Link to Pubmed [PMID] – 29438904
Curr. Opin. Cell Biol. 2018 Feb;50:27-34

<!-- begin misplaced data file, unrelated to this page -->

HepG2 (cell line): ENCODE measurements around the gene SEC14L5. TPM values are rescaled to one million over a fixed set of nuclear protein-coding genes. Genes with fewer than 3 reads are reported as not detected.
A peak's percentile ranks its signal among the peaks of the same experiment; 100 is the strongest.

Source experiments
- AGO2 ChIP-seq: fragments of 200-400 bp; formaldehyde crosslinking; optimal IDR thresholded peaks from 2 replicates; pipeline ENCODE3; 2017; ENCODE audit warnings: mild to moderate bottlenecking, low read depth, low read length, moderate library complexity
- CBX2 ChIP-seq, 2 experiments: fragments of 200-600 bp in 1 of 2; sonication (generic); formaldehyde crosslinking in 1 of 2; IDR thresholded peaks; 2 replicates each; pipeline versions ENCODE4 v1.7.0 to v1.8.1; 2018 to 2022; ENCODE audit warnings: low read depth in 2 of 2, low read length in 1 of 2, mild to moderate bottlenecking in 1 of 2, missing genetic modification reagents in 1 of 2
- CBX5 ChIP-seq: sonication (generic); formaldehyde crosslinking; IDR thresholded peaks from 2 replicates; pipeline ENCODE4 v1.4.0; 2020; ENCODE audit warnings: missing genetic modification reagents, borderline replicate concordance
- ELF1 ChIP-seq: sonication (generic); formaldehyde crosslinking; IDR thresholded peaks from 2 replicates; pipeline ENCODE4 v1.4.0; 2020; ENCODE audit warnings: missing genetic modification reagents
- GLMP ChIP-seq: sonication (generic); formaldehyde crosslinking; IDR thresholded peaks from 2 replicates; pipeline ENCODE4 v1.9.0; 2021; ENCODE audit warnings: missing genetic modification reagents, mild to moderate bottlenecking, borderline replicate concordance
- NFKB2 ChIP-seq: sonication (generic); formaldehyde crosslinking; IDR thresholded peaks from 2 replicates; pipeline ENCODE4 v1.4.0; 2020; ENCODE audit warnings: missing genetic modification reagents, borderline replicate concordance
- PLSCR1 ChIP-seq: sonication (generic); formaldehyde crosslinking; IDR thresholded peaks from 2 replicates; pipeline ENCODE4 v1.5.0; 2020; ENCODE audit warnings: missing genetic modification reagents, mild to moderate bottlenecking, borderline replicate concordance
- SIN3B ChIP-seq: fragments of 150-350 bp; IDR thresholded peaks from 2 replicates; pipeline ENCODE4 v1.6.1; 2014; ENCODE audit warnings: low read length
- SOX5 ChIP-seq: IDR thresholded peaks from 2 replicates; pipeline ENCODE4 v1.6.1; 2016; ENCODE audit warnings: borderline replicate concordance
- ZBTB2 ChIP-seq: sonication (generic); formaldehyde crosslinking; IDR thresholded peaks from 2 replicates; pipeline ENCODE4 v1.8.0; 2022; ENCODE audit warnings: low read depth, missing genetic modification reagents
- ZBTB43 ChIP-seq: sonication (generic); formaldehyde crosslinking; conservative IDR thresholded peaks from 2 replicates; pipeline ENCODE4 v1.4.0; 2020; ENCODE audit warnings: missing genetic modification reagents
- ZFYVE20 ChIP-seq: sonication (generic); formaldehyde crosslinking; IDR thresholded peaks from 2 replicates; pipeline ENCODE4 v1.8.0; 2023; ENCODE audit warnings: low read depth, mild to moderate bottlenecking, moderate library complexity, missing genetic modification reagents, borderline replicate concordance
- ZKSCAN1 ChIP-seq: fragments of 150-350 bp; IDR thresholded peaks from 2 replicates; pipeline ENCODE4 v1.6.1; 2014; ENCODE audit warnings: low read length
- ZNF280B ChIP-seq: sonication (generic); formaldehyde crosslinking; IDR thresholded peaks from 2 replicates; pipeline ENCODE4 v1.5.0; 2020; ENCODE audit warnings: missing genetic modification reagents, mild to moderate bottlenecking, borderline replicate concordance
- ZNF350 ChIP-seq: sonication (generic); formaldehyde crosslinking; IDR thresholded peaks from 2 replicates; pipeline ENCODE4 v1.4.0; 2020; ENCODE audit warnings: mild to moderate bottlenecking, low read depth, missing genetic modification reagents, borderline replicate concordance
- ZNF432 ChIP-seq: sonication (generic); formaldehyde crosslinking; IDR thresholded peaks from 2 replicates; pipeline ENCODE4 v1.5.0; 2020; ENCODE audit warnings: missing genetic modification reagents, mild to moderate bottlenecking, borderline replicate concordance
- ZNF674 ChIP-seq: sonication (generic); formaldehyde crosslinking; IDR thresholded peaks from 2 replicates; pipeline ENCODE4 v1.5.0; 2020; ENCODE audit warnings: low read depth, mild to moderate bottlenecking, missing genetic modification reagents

Cytokinesis is the process by which a mother cell is physically cleaved into two daughter cells. In animal cells, cytokinesis begins with the contraction of a plasma membrane-associated actomyosin ring that is responsible for the ingression of a cleavage furrow. However, the post-furrowing steps of cytokinesis are less understood. Here, we highlight key recent findings that reveal a profound remodeling of several classes of cytoskeletal elements and cytoplasmic filaments (septins, microtubules, actin and ESCRT) in the late steps of cytokinesis. We review how this remodeling is required first for the stabilization of the intercellular bridge connecting the daughter cells and then for the steps leading up to abscission. New players regulating the abscission (NoCut) checkpoint, which delays abscission via cytoskeleton and ESCRT remodeling in response to various cytokinetic stresses, will also be emphasized. Altogether, the latest discoveries reveal a crucial role for posttranslational modifications of the cytoskeleton (actin oxidation, septin SUMOylation) and an unexpected requirement of ESCRT-III polymer dynamics for successful abscission.